• Finland’s school system unique is that the country has deliberately rejected the prevailing standardization movement
  • Since 1985, students have not been tracked (or grouped by ability) until the tenth grade
  • The Finnish approach to pedagogy is also distinct
Carlos Martín

About us | Cosas que encuentro para clase - 2 views

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    Spin-off from the Facebook group with the same name which some teachers created last year. Most of us are teachers at Escuelas Oficiales de Idiomas, and we like to share ideas, links and debate in Facebook, but we thought that all these posts would be better organized if we had a group so they wouldn't be lost among other entries in our personal Facebook wall. When the group started to grow (there are 92 of us already), we realized that we were missing some kind of categorization, so we thought a blog would do the trick. And here we are. We choose the ideas that are more popular among the posts in our group in Facebook and write a post here.
Gaby Richard-Harrington

Working Toward Student Self-Direction and Personal Efficacy as Educational Goals - 2 views

    • Gaby Richard-Harrington
       
      I think that this is worth listening to. It gives a really different reason for conferences.
  • she observes student-led parent/student conferences.
    • Gaby Richard-Harrington
       
      I think this is worth listening to. It gives a whole new perspective on conferences.
  • improvement of instruction and for evaluation,
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  • mutually-enhancing learning process.
  • In traditional classrooms the teacher is seen as the information giver; knowledge flows only one way from teacher to student. In contrast, the methods used in a collaborative classroom emphasize shared knowledge and decision making.
  • Teachers may have a great deal of difficulty learning how to share control of instruction with students.
  • helping students make their own decisions will conflict with some teachers' learned experiences as well as their feelings about being in charge.
  • For some teachers this is a most difficult challenge
  • Similarly, students who are used to relying on teachers to give them so much structure, direction and information will have to learn to start asking themselves
  • "What can I do before I ask an adult?"
  • Some psychologists point out that fostering self-determination and personal efficacy can conflict with our goals for collaborative work (Sigel) unless we find ways to mold both goals into our instructional programs
  • self-direction can refer not only to the individual but to a group, a class of students, that decides upon goals, designs strategies and collaboratively evaluates progress on a group basis. As Vygotsky (1978) notes,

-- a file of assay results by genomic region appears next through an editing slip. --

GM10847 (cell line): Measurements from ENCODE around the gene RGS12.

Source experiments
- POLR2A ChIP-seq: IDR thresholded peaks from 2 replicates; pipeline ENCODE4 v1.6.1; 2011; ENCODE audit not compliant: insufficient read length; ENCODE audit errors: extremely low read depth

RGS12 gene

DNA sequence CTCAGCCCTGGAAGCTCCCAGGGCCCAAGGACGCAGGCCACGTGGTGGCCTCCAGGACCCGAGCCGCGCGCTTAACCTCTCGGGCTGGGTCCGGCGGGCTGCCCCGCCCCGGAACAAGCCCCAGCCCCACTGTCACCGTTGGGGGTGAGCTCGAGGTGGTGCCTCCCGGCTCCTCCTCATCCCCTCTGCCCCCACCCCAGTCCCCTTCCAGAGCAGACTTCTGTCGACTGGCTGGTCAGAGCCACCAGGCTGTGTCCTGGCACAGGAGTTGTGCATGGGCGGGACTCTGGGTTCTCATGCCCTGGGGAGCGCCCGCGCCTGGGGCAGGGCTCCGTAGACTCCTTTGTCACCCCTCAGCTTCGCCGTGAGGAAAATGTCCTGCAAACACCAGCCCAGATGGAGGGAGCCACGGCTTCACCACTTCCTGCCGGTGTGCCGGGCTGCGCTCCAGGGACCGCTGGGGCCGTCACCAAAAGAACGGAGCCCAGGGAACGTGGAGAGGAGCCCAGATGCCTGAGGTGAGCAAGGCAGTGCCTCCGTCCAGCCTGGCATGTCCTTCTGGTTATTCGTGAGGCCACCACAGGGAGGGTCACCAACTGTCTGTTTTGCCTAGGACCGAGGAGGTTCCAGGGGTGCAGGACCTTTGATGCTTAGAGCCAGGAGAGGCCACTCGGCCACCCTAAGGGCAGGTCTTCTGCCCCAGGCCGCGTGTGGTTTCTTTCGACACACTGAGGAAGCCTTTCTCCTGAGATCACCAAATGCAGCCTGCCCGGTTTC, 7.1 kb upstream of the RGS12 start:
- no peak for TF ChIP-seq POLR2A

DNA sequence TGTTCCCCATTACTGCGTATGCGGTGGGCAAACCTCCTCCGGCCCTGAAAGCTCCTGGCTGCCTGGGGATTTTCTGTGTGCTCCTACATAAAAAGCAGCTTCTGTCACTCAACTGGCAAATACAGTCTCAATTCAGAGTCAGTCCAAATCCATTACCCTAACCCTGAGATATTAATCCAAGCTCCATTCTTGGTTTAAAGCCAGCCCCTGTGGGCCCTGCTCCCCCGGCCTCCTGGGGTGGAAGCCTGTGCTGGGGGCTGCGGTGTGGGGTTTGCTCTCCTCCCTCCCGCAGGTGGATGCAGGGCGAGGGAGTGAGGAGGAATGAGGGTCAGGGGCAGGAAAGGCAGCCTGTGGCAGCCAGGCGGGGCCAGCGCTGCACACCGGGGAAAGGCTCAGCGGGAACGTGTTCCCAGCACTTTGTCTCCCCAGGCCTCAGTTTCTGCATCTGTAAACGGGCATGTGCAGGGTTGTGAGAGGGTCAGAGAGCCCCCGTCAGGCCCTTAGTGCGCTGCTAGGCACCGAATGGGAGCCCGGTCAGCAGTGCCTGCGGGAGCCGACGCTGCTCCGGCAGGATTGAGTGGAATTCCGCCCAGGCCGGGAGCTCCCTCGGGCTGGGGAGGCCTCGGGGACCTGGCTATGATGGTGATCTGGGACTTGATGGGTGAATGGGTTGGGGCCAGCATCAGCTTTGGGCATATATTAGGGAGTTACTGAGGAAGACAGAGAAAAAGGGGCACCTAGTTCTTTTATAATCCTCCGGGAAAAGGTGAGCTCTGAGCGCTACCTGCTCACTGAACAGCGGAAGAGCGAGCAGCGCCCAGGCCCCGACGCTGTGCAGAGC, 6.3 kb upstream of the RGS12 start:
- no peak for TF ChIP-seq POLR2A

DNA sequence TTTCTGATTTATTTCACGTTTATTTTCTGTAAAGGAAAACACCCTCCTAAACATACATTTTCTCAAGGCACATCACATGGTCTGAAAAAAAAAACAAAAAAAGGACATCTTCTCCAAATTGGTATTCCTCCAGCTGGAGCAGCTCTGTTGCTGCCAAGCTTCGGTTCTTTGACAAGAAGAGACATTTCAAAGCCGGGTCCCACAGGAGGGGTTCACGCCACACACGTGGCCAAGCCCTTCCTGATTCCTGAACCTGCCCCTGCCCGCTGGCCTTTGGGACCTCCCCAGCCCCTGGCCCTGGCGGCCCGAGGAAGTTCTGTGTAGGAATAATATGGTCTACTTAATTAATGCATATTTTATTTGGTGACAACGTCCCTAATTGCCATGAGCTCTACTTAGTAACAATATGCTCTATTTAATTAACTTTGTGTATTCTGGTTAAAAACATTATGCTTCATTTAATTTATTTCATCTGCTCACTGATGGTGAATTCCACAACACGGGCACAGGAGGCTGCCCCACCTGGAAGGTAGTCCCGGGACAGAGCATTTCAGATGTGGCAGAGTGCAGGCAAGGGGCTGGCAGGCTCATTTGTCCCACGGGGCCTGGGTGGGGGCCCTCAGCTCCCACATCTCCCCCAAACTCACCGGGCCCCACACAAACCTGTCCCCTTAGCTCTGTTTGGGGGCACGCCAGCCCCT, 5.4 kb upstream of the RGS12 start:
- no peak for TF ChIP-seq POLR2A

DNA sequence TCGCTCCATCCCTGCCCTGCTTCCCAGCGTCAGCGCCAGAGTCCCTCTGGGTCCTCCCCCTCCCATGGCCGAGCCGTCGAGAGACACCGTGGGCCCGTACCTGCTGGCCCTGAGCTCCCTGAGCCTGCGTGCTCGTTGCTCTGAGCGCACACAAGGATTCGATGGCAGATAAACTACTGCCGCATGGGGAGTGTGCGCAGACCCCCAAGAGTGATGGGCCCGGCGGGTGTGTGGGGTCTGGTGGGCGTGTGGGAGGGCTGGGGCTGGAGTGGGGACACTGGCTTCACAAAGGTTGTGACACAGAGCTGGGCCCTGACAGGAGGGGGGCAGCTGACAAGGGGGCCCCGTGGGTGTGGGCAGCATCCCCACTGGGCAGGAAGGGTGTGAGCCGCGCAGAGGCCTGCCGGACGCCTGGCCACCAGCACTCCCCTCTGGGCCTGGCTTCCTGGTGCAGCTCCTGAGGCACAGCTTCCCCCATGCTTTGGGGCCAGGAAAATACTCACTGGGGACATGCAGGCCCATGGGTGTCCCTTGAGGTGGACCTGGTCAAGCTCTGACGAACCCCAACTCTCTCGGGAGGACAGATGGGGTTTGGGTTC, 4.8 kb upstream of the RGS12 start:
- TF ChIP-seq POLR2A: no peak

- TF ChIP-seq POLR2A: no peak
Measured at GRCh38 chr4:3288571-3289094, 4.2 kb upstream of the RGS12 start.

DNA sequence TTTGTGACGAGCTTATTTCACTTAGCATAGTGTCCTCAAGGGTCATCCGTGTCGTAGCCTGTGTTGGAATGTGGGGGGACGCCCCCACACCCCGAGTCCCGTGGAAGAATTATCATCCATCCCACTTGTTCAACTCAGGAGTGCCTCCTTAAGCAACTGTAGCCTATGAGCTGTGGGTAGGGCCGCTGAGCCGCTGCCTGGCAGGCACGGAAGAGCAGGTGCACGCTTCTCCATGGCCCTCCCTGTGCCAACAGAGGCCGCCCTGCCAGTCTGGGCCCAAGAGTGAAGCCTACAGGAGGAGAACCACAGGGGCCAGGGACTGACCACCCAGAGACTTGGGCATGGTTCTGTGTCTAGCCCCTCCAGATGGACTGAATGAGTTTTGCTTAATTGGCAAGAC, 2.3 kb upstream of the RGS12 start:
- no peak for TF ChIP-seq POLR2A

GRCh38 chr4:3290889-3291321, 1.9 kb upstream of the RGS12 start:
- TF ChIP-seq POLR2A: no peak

• learning to think occurs within a social context; group speech gradually becomes internalized as personal self-talk about confronting life's difficult, complex situations.
  • Finally, personal efficacy means taking control of one's destiny
  • school restructuring and change
  • Some critics (Apple, 1979) suggest that schools help students reproduce knowledge of a dominant social, economic class, and not engage in producing for their own knowledge.
  • Further, many parents are concerned that a reorientation toward student self-direction and personal efficacy will diminish the influence of home and school and inadequately prepare students for the work force.
anonymous

Response: Several Ways Teachers Can Create A Supportive Environment For Each Other - Classroom Q&A With Larry Ferlazzo - Education Week Teacher - 10 views

    • anonymous
       
      Relationships are key.
  • One way to address this is to establish a team norm that collaborative efforts AREN'T about studying successful people. Instead, they are about studying successful PRACTICES
  • Because teachers are (1). surrounded by efforts to tie performance to individuals instead of collaborative teacher and (2). used to working in isolation, it is only natural to see competitive teacher-centered language slip into our conversations.
  • ...2 more annotations...
  • The first level is, what can an individual teacher do to impact the culture of her individual professional learning team?
  • The second level is, what can teachers do to impact the culture of their schools?
Martin Burrett

Grouping students into ability-based sets holds back less able pupils - 0 views

  •  
    "Students classed as less able are being hindered by being grouped into ability-based sets, according to new research published today in the Cambridge Journal of Education. Teachers' expectations of pupils in lower sets, which are based on their prior academic record and closely tied to the belief that their behaviour will be more challenging, could instil a damaging 'culture of dependency' on Teachers among these Teacher."
Vicki Davis

Blogger: Cool Cat Teacher Blog - Post a Comment - 0 views

  • I don't feel that any of the names mentioned act or feel like they are better than me and have even included me on many conversations
    • Vicki Davis
       
      This blogger is a good example of someone who has jumped in with all 10 fingers and gotten to know a lot of neat people. As a relative newcomer, loonyhiker knows a lot of people. Newcomers just need to "jump in!"
  • I do love when you say, "if one person reads our blog and get something out of it.. it is important." I try to keep that in mind all the time. Numbers don't matter..people do.
    • Vicki Davis